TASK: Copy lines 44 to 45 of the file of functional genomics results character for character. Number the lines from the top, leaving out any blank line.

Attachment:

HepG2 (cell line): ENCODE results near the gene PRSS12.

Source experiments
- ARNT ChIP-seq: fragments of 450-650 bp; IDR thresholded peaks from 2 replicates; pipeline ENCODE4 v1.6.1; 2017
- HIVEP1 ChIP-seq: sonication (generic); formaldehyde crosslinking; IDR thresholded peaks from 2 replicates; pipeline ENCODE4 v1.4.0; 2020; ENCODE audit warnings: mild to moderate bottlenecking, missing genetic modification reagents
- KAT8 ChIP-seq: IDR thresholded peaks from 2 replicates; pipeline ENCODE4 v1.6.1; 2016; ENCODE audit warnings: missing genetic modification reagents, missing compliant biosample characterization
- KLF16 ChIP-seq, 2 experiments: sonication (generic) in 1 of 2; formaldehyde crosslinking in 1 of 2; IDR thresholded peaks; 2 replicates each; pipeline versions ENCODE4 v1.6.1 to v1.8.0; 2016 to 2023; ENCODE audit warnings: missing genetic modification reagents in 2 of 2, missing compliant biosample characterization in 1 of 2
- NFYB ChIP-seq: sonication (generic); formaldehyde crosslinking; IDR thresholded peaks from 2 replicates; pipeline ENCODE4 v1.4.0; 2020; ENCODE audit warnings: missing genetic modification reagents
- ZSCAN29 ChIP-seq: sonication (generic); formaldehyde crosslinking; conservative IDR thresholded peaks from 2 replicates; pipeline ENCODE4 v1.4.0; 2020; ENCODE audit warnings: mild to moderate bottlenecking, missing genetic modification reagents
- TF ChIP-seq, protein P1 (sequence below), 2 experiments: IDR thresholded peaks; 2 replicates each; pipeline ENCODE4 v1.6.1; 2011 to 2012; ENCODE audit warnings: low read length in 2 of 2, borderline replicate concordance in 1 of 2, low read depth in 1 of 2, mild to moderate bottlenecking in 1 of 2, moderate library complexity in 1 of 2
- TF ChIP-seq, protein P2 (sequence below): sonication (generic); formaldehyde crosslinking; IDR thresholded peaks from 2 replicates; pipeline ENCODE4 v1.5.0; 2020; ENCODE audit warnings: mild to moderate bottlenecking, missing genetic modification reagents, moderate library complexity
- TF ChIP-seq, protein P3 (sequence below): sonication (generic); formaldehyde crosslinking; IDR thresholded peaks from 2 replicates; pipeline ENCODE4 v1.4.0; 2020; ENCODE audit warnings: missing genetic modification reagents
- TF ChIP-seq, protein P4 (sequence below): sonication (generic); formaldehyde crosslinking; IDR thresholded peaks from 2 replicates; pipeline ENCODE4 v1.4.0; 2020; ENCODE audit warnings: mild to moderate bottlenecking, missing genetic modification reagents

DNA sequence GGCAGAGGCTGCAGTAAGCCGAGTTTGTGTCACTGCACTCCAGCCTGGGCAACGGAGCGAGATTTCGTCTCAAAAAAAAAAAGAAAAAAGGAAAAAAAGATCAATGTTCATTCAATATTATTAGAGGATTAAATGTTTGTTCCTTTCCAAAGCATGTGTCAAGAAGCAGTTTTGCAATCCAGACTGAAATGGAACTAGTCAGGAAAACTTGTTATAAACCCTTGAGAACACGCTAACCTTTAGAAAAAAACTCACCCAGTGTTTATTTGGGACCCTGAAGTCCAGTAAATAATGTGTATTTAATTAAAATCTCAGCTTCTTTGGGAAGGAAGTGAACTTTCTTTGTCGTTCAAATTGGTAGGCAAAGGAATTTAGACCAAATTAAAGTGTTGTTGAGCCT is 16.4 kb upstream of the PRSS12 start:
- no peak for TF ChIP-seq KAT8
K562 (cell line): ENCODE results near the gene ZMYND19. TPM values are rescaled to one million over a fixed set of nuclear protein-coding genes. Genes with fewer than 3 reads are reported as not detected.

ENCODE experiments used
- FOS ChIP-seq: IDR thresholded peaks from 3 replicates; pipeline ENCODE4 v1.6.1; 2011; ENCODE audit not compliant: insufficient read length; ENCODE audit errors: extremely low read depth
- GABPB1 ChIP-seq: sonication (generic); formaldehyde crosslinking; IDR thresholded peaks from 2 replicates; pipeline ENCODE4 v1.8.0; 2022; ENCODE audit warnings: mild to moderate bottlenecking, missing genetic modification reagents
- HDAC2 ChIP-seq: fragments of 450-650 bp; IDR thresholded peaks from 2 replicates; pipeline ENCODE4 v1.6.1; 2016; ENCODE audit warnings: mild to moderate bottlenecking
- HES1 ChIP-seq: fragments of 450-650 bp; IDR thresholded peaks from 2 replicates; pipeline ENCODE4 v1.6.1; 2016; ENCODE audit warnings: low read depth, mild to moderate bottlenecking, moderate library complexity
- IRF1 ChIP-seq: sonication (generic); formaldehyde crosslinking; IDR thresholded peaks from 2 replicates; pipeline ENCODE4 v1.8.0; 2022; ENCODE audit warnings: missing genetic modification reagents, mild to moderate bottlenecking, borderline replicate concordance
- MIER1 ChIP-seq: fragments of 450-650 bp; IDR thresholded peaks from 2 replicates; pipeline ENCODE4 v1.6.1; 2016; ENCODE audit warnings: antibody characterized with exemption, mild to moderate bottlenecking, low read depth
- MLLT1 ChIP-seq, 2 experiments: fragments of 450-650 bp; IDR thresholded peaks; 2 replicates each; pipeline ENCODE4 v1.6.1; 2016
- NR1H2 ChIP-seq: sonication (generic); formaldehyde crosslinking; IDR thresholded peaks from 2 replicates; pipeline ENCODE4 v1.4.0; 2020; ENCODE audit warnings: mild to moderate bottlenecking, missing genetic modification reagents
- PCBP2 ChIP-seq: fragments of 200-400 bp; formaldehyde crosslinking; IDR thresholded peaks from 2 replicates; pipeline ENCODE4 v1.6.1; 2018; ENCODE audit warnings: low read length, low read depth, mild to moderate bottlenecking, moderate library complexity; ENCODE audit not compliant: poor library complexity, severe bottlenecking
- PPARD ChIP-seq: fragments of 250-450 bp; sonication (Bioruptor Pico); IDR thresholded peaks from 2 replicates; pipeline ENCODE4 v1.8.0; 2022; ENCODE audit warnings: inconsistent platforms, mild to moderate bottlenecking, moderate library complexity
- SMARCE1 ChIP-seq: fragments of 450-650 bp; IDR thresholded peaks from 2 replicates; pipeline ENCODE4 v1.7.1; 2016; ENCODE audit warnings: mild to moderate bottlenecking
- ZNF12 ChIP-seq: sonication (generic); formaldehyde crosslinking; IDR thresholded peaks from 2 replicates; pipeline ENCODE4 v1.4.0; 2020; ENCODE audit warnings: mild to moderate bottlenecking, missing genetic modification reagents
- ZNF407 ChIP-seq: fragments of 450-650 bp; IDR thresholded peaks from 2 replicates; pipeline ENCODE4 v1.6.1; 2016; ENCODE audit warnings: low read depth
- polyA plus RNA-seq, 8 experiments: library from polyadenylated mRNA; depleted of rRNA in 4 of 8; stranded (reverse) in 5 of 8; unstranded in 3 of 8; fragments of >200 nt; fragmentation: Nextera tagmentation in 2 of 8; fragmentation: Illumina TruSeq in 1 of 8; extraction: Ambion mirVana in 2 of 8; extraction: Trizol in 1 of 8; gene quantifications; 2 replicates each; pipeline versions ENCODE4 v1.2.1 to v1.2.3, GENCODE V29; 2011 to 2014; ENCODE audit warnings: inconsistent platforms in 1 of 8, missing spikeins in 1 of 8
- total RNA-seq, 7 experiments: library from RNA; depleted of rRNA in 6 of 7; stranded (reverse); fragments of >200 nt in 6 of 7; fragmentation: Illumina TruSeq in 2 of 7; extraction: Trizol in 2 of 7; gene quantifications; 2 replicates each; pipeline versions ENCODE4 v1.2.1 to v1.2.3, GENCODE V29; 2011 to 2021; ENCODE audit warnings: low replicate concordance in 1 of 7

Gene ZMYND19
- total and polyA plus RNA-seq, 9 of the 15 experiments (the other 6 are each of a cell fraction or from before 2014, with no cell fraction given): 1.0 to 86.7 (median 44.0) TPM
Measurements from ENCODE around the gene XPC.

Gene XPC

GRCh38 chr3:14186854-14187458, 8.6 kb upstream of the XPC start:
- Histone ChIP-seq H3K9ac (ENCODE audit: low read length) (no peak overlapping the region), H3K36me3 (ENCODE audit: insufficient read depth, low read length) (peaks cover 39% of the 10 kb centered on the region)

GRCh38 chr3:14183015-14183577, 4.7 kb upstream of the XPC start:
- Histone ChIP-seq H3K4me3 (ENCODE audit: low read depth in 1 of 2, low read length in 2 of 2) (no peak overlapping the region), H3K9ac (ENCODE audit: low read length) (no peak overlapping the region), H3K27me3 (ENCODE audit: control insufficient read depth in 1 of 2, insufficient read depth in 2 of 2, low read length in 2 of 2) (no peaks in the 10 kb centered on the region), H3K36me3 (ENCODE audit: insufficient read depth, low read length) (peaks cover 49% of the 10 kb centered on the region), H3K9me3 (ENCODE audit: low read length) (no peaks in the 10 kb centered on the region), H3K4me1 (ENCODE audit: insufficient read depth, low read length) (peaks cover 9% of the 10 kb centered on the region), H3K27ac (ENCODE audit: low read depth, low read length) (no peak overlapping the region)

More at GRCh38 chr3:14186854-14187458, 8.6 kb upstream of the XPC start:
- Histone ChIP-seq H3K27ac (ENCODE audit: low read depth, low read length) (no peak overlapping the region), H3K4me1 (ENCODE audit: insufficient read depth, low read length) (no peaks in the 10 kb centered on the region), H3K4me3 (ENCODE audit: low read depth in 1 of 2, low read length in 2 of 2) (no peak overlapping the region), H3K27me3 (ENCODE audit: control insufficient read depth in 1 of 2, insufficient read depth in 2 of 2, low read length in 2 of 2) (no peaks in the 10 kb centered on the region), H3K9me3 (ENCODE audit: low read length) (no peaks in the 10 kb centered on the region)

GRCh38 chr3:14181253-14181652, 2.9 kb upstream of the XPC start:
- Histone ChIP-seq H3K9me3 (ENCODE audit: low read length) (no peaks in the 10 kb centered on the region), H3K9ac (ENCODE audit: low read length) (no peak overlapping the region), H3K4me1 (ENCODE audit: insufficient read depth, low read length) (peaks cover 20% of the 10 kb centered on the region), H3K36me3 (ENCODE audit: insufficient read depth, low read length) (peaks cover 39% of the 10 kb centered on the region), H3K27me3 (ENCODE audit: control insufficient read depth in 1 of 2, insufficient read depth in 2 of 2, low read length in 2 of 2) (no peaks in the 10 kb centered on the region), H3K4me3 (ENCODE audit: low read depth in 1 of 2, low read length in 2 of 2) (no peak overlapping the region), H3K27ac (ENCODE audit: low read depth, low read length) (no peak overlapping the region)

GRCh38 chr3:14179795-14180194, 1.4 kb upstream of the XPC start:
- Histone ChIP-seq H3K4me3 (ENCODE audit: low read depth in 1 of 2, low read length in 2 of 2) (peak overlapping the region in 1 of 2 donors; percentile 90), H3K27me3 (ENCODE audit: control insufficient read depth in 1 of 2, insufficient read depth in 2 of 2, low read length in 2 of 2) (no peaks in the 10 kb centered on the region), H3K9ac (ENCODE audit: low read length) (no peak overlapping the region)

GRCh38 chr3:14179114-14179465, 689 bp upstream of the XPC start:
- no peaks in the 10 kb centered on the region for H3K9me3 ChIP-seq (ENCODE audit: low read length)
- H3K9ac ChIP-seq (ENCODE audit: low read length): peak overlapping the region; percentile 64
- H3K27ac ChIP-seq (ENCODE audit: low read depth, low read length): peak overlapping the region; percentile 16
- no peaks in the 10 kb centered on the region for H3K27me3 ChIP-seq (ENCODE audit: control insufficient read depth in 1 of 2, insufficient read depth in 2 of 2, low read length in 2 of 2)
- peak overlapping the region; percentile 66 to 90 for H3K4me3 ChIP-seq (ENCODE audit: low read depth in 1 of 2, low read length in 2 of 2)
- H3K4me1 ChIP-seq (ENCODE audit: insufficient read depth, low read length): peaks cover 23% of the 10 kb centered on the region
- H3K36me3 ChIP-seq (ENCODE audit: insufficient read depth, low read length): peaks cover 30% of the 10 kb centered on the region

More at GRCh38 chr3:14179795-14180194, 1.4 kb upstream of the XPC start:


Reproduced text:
GRCh38 chr3:14179795-14180194, 1.4 kb upstream of the XPC start:
- Histone ChIP-seq H3K4me3 (ENCODE audit: low read depth in 1 of 2, low read length in 2 of 2) (peak overlapping the region in 1 of 2 donors; percentile 90), H3K27me3 (ENCODE audit: control insufficient read depth in 1 of 2, insufficient read depth in 2 of 2, low read length in 2 of 2) (no peaks in the 10 kb centered on the region), H3K9ac (ENCODE audit: low read length) (no peak overlapping the region)